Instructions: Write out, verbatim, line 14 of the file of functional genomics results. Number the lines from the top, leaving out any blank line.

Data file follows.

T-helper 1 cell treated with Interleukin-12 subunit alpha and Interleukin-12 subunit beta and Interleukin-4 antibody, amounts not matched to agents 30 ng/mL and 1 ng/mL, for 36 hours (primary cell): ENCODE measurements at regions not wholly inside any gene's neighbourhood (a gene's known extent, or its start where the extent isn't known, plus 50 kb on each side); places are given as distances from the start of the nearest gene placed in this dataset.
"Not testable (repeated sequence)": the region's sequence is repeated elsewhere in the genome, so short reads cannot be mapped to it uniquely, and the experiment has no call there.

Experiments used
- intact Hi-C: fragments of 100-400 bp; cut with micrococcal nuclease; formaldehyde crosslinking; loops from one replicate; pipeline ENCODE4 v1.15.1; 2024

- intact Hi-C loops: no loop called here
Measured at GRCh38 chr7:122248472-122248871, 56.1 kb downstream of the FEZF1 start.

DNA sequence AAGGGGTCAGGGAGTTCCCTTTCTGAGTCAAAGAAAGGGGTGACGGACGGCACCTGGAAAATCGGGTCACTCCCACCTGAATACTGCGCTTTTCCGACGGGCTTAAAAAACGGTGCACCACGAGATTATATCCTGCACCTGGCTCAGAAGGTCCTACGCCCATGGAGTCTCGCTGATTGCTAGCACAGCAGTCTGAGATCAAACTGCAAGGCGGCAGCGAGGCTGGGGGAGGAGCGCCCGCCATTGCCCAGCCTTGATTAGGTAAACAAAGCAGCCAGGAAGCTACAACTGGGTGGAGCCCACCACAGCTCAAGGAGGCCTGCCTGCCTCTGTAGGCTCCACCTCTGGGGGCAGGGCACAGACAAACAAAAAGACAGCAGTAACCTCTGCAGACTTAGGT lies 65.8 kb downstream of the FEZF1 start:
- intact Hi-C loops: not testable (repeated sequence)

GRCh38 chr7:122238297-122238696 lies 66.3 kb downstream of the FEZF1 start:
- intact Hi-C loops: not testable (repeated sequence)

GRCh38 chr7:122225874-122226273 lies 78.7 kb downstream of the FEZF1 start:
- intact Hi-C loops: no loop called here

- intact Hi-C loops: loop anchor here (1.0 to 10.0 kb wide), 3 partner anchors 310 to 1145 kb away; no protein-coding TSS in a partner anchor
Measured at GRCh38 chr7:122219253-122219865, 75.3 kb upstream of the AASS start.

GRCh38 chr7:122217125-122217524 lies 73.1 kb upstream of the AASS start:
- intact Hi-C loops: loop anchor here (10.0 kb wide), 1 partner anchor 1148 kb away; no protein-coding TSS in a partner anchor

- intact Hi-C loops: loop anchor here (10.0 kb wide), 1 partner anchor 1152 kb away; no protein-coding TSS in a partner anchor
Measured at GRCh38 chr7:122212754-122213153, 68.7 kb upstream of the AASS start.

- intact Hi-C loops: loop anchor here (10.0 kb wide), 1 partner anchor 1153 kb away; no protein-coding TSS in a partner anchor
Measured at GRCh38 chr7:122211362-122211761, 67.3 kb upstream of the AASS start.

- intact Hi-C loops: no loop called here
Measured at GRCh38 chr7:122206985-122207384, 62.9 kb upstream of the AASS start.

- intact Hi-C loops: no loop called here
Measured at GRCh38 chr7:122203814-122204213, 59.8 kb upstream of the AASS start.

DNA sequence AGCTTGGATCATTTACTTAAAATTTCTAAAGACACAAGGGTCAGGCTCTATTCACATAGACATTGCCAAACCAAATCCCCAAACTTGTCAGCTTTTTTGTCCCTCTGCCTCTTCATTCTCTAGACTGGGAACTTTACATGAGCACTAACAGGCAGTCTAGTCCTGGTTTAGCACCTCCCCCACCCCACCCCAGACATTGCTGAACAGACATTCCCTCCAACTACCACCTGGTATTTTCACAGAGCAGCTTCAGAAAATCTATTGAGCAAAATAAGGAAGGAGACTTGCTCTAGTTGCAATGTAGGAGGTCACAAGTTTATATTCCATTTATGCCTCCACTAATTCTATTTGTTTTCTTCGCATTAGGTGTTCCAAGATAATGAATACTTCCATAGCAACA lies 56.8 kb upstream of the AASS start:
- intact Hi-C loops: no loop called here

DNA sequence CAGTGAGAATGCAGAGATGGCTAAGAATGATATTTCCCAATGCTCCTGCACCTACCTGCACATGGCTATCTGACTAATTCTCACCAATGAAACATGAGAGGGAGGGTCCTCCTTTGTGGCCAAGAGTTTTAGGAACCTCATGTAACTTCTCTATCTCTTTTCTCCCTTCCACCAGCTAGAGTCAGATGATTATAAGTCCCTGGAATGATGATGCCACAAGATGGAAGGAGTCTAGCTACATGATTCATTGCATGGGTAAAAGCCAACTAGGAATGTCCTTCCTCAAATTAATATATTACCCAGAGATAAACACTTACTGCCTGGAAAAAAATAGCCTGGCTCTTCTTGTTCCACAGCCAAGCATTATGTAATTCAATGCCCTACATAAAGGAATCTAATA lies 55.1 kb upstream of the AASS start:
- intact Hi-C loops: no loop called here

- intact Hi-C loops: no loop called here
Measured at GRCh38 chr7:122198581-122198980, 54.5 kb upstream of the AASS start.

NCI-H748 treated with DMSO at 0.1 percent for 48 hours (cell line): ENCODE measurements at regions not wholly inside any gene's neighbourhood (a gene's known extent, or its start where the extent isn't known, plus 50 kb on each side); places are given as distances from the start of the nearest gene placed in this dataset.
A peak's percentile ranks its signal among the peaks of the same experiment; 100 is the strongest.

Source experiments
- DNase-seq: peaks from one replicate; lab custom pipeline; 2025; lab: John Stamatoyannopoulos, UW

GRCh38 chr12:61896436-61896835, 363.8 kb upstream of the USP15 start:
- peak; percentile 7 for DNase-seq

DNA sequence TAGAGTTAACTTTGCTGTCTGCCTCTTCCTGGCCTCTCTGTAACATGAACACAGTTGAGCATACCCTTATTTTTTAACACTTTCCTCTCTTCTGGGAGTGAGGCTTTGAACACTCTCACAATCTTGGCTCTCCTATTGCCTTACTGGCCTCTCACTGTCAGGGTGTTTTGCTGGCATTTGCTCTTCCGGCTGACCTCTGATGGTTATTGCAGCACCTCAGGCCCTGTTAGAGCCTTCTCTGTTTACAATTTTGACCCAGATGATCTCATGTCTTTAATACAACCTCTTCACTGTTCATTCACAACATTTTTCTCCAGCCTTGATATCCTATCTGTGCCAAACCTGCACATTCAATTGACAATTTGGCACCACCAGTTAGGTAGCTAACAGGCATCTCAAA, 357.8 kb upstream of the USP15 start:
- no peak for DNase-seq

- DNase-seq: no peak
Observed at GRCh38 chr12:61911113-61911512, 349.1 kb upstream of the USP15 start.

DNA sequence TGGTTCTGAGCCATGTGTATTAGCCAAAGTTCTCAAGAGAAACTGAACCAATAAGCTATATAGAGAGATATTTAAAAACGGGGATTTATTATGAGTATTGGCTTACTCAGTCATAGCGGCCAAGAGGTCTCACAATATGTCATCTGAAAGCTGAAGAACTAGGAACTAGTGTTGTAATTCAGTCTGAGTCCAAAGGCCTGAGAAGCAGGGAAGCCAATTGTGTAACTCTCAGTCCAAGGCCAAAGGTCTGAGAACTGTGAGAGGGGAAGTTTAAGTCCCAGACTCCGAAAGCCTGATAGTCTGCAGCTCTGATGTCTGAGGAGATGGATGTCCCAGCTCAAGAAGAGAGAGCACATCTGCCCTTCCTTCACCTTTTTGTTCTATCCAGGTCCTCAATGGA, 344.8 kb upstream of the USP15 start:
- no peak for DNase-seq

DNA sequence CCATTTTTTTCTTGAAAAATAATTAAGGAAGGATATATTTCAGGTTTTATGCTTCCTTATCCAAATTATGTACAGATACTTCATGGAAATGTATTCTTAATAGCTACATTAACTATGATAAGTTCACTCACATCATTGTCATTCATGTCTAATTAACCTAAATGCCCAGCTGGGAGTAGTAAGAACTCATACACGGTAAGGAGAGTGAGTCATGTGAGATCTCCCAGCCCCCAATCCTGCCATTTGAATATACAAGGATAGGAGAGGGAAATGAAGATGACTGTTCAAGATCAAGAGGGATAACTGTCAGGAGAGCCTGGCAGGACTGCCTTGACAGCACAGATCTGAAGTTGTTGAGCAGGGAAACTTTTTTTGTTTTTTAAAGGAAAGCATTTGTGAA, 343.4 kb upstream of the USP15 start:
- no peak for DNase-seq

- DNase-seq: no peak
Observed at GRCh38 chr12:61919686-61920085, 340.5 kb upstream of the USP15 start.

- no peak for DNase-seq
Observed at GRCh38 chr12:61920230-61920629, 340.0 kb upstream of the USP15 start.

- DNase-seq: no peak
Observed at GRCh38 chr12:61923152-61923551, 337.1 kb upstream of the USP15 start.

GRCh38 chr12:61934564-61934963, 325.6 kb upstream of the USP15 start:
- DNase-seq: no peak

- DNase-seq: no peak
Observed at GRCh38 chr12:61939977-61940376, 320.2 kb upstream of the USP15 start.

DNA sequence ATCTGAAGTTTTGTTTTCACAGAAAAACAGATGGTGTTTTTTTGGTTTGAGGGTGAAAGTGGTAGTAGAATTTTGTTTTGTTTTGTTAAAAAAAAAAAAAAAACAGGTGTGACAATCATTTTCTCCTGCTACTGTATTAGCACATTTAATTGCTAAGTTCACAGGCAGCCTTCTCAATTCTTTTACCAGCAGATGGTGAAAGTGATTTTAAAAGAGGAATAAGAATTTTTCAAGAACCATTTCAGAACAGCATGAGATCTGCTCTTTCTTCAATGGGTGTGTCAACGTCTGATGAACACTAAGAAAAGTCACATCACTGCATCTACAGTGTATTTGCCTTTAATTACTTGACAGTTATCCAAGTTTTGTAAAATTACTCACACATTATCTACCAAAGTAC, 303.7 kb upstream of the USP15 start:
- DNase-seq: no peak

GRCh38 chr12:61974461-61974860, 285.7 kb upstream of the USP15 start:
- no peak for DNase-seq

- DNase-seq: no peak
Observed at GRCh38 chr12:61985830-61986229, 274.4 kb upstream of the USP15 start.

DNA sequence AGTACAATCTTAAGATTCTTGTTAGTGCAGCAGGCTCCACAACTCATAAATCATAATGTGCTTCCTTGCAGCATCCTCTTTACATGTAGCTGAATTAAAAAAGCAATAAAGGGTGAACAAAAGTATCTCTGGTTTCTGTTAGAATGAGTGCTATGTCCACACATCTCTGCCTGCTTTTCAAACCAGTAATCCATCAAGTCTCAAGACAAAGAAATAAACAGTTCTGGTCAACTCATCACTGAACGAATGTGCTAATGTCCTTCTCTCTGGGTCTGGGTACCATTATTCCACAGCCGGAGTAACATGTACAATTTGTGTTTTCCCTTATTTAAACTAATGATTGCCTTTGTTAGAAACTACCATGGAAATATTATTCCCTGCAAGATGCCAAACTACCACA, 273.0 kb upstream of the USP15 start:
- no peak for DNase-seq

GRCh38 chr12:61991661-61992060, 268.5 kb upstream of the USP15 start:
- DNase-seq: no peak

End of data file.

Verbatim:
Measured at GRCh38 chr7:122219253-122219865, 75.3 kb upstream of the AASS start.